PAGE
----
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Images of particles made from a promising battery cathode material called NMC

Designing Micro-Combined Cooling, Heating and Power

2011
Precourt Institute for Energy

 

Lambertus Hesselink, Electrical Engineering

This project is developing a novel, highly efficient and economical energy system combining heating, cooling and electricity in a small unit for residences or individual businesses. The core acoustic Stirling engine has no moving parts, and is fueled by natural gas and augmented by solar thermal energy. System components are networked for control and power distribution. The target cost is expected to be competitive with domestic cooling and utility power. For a consumer, heat and cooling are additional benefits at little extra cost. Heat can be stored for use at night, allowing overnight charging of electrical vehicles, while harvesting solar power during the day.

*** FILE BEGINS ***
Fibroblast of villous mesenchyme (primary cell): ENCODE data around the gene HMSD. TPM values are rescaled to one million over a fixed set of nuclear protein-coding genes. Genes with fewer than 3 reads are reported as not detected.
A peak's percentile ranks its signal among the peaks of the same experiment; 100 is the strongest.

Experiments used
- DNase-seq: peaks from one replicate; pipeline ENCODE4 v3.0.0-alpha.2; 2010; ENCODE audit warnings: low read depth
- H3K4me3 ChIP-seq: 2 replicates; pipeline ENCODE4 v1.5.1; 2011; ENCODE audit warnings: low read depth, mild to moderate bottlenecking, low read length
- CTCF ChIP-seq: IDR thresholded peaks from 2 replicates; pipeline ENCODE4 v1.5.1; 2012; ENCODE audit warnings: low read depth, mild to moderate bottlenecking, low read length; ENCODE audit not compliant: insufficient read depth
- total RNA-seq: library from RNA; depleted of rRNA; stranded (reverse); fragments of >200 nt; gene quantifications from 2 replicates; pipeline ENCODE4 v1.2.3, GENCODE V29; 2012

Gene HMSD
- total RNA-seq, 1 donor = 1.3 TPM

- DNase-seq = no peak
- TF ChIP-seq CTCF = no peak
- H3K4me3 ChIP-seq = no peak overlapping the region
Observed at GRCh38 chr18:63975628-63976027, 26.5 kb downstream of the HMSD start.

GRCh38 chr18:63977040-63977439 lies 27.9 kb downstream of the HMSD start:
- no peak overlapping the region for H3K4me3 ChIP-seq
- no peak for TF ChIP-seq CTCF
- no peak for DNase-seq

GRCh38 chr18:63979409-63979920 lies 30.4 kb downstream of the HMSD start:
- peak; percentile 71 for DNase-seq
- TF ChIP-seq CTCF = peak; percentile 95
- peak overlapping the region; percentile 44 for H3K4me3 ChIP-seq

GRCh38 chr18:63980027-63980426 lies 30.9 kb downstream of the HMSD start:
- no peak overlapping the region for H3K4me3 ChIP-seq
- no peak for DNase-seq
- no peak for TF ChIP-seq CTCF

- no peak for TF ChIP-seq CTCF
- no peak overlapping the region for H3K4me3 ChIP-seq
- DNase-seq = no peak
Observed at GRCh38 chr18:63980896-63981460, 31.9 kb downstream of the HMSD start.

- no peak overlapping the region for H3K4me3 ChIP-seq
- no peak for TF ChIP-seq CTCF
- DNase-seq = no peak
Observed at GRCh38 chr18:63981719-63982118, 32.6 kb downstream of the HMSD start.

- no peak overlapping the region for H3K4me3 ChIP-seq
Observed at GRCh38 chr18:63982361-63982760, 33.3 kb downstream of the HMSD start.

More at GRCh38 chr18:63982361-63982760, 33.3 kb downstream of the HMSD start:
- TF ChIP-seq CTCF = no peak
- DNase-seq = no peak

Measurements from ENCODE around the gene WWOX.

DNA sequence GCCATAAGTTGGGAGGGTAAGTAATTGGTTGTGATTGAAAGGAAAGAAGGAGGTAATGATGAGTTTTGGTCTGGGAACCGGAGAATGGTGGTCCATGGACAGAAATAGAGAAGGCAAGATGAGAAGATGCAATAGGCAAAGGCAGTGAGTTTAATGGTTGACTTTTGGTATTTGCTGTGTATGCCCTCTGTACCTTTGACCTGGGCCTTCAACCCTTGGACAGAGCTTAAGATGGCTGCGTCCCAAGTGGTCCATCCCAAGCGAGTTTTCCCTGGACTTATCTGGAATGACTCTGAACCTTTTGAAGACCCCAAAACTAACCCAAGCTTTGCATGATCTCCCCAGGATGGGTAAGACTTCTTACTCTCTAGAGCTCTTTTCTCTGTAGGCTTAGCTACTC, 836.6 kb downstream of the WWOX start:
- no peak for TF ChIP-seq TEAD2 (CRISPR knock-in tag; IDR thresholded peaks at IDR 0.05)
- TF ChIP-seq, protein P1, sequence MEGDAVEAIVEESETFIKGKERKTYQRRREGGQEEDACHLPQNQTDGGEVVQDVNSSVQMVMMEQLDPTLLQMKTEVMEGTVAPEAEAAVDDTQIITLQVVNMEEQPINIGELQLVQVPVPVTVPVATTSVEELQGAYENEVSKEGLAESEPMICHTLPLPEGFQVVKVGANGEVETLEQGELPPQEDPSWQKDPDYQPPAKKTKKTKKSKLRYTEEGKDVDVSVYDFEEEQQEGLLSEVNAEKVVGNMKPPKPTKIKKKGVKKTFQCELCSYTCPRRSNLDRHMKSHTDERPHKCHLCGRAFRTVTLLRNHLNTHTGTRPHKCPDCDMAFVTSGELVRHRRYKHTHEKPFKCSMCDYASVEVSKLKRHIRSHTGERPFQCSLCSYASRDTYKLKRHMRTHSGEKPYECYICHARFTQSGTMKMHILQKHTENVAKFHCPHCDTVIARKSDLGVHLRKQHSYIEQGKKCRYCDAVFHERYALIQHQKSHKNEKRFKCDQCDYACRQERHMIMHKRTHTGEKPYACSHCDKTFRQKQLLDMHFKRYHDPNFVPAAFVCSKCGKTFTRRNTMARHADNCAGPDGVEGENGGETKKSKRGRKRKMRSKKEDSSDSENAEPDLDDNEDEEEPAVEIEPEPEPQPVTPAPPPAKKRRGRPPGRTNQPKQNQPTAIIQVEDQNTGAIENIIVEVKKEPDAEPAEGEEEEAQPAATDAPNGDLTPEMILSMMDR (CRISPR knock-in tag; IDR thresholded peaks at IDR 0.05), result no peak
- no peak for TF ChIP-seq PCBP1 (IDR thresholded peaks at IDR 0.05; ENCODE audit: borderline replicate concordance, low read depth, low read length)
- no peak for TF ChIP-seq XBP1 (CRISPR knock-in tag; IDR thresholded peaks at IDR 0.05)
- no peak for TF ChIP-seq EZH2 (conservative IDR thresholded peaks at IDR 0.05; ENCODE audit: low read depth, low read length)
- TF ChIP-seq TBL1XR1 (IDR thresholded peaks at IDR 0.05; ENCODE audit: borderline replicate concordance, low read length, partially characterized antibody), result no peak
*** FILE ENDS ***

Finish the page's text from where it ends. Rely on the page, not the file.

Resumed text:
The investigators are modeling and optimizing the engine using their novel design to overcome past problems with Stirling engines, while minimizing engine cost. They are using 3-D full Navier-Stokes flow solvers for modeling. Linear calculations of similar systems have been performed in the past, but these have not provided the detail to optimize fully the Stirling engine’s non-linear effects, such as energy dissipation and turbulence. These details are captured by the researchers’ code. Optimization requires a low cost mass manufacturability solution.

The project has implemented a full 3-D Navier-Stokes code and developed a preliminary acoustic Stirling design. This design shows the desired behavior of energy generation and operation, but does not yet have the optimized performance characteristics. This design will provide the basis for further study and optimization. Several major industrial and government organizations have expressed interest in this research effort for possible follow-on funding and commercialization.